Cetacean Society International
Whales Alive! - Vol. XIV No. 1 - January 2005
Captive Dolphins In The Solomon Islands
44 dolphins remained confined in the Solomon Islands as of late November, and may be offered for international sale by the pseudo-resort / dolphin brokerage at Gavutu, according to ongoing investigations by the World Society for the Protection of Animals. After last year's infamous export of dolphins to Mexico's Parq Nizuc, which that government has since admitted was a mistake, the Convention on International Trade in Endangered Species (CITES) had asked the Solomon Islands for additional data, and stated that until information had been received the CITES Secretariat would advise member nations to refuse to import dolphins from there.
CITES' weak intervention may be ignored, and there are several non-CITES destinations these dolphins may disappear into. And there were no meaningful improvements to the NDF requirements at CITES CoP13 either. The 13th Meeting of the Conference of the Parties, that met on 2-14 October, 2004, in Bangkok, Thailand, for the sixth time in a row, did defeat Japan's proposal to downlist the Minke whale from CITES's Appendix I to Appendix II which would have ended the existing ban on trade in whale meat. Thailand's proposal to put the Irrawaddy dolphin on CITES's Appendix I was passed. Irrawaddy dolphins are now only found in small, geographically isolated populations from Australia to India and the Philippines.
Dolphin Discovery's challenge to the authority of Antigua and Barbuda is another way in which the captive display industry is flexing its muscles. The confrontation was set up in 2003, as the previous government issued a dubious display license to Dolphin Fantaseas, which began a facility at the unsuitable Marina Bay lagoon. Some of the dolphins had been purchased unlawfully from Cuba by American partners in the venture, currently being investigated by the U.S. Treasury Department as a violation of the Helms / Burton Act. Then a capture permit for 12 bottlenose dolphins in Antigua's waters was granted, although unsubstantiated by any population assessment and violating international protocols the government had ratified. It was cancelled only after causing an outcry.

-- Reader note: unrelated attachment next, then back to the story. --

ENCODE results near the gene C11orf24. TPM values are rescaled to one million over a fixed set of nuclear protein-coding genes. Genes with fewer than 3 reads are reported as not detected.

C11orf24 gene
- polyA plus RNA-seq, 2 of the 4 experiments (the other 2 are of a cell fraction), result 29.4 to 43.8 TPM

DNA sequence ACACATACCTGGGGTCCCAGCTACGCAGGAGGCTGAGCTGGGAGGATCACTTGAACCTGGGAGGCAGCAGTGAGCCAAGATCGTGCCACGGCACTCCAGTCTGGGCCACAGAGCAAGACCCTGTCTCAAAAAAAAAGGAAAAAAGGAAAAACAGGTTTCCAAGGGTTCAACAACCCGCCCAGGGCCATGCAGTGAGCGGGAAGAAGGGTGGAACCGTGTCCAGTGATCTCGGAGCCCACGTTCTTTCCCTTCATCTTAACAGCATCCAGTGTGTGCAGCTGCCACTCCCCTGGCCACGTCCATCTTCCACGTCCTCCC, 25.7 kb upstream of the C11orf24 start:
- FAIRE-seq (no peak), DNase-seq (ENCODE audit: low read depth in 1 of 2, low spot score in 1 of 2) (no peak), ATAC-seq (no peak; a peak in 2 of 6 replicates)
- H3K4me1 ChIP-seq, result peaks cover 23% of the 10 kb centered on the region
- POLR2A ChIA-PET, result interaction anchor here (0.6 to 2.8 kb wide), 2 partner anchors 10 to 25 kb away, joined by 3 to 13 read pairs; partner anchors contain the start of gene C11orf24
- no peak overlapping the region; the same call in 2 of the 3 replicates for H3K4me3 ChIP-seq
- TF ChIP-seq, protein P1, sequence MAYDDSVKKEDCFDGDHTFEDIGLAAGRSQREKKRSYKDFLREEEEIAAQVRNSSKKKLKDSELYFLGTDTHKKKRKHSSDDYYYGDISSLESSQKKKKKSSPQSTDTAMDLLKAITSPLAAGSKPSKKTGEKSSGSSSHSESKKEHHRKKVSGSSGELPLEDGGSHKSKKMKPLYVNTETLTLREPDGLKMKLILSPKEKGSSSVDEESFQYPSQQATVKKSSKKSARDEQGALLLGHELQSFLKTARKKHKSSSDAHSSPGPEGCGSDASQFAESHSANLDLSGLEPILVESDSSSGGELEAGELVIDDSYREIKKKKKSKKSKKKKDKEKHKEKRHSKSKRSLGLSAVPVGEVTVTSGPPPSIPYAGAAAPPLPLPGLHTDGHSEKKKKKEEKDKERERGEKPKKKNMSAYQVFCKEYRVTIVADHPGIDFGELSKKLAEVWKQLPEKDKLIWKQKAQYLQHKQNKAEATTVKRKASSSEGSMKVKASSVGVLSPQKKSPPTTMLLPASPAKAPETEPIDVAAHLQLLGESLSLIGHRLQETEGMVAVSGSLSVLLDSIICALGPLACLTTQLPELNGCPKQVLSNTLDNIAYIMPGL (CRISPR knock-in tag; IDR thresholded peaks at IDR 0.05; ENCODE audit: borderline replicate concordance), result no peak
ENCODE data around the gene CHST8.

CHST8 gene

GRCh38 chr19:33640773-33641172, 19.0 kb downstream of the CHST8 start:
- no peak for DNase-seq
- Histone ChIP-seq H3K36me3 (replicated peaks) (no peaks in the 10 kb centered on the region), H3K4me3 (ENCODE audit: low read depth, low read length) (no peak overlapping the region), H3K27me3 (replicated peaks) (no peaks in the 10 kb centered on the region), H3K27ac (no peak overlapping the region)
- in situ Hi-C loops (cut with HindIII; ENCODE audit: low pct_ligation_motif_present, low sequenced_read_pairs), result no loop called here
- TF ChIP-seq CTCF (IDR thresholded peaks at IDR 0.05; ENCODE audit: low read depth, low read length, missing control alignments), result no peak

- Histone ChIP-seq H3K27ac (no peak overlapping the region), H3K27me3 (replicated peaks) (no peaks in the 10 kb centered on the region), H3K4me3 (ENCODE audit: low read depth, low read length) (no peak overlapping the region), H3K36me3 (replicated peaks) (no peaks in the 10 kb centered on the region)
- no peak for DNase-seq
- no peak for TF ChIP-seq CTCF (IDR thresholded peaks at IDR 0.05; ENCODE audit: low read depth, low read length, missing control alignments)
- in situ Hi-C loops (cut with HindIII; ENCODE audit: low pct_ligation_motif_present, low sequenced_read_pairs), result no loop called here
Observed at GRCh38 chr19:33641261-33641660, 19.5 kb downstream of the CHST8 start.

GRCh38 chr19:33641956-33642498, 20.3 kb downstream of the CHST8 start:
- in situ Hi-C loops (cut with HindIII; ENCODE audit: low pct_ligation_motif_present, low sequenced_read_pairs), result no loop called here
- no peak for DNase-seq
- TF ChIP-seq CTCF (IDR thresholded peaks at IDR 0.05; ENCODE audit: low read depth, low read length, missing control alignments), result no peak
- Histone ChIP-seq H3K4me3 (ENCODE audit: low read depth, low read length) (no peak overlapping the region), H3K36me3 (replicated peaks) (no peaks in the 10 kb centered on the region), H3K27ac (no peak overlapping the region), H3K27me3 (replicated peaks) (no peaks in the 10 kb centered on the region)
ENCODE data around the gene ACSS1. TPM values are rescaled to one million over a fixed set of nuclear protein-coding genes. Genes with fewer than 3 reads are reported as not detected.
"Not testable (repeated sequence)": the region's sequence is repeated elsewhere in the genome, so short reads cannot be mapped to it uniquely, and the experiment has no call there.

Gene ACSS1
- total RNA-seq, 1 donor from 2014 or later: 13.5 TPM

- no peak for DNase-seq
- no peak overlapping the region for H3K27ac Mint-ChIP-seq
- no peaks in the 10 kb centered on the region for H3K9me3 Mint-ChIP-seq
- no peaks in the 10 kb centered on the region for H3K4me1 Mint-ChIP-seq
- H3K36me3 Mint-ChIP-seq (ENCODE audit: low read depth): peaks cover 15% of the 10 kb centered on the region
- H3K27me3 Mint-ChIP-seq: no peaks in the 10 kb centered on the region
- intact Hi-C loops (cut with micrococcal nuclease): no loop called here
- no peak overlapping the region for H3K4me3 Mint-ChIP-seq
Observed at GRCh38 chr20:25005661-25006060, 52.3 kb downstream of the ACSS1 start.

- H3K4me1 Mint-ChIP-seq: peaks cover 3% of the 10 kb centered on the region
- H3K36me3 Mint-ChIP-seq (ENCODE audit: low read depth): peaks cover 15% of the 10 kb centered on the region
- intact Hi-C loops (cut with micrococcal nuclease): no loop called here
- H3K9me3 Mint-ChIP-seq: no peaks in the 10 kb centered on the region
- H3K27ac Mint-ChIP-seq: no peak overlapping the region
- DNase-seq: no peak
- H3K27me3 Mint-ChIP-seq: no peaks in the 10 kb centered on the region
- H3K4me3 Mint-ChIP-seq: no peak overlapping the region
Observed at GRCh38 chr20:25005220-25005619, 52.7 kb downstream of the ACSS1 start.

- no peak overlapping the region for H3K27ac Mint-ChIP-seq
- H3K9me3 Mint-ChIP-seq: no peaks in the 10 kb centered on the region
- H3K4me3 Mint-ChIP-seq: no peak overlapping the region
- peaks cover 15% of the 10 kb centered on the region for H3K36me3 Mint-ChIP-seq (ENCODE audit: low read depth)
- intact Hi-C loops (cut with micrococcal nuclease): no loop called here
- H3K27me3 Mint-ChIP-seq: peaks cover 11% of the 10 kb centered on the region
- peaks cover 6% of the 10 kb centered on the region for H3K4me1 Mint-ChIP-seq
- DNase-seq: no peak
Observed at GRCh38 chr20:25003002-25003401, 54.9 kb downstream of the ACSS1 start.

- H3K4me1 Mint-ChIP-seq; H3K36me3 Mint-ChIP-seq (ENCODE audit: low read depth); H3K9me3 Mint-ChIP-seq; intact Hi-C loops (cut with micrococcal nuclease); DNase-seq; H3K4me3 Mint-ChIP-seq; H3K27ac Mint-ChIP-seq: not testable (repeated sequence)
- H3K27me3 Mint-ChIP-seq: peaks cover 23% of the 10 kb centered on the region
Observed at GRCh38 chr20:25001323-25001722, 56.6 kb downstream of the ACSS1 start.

Thankfully a national election swept almost all of the old, inept, corrupt government out, and the nation eagerly began a rebuilding to achieve their potential. But, in the midst of many pressing problems, Dolphin Fantaseas became Dolphin Discovery, a multinational corporation with facilities in Mexico and Tortola. Dolphin Discovery decided that dirty water flowing from inland through the lagoon to the sea might dissuade tourists from paying to swim with the dolphins. They simply and illegally plugged the drainage culvert. Heavy rains soon backed up waters, affecting local communities with what became a health crisis for a hard working government that didn't need another issue.
Minister for Health John Maginley deserves enormous credit for his skilled, determined and caring approach to the growing crisis, as he worked to get the dolphins out of harm's way before releasing the polluted water into the bay. Minister Maginley was kind enough to connect directly with CSI's Bill Rossiter, because of an association years before. That direct access and other connections assisted the coalition of NGOs, including CSI, which had responded to Martha Watkins Gilkes, of the Antigua-Barbuda Independent Tourist Corporation. The goal was to help both the dolphins and the government, who were considering confiscating the dolphins but had no capacity to care for them. The HSUS and WSPA in late October brought marine mammal veterinarian Dr. Guillermo Lopez from Costa Rica, and Marine Mammal Scientist Dr. Toni Frohoff from the USA, to assess the dolphins' health prior to a necessary relocation. Although Dolphin Discovery did not have that capability and the dolphins needed it, the team and government officials were refused access. Ric O'Barry, of France's One Voice, arrived to create a temporary facility where the dolphins could be rehabilitated, in coordination with the government.
What was really happening, that no one anticipated, was that the rightful authority of the Antiguan government was being ignored and rejected by Dolphin Discovery. The owner even reneged on agreements made directly to Prime Minister Baldwyn Spencer. No one was prepared as Dolphin Discovery treated the government of Antigua in an insulting, disdainful and defiant manner.
As the public and Dolphin Discovery neared violence over the culvert, and the confiscation loomed in early December, Dolphin Discovery surprised everyone again, by secreting all the dolphins and many other animals onto 60 year old DC-3s and flying them all to Prospect Reef, Tortola. The campaign will follow them there, as the Government of the British West Indies reacts to the overcrowded facility and dubious care. Forewarned is forearmed.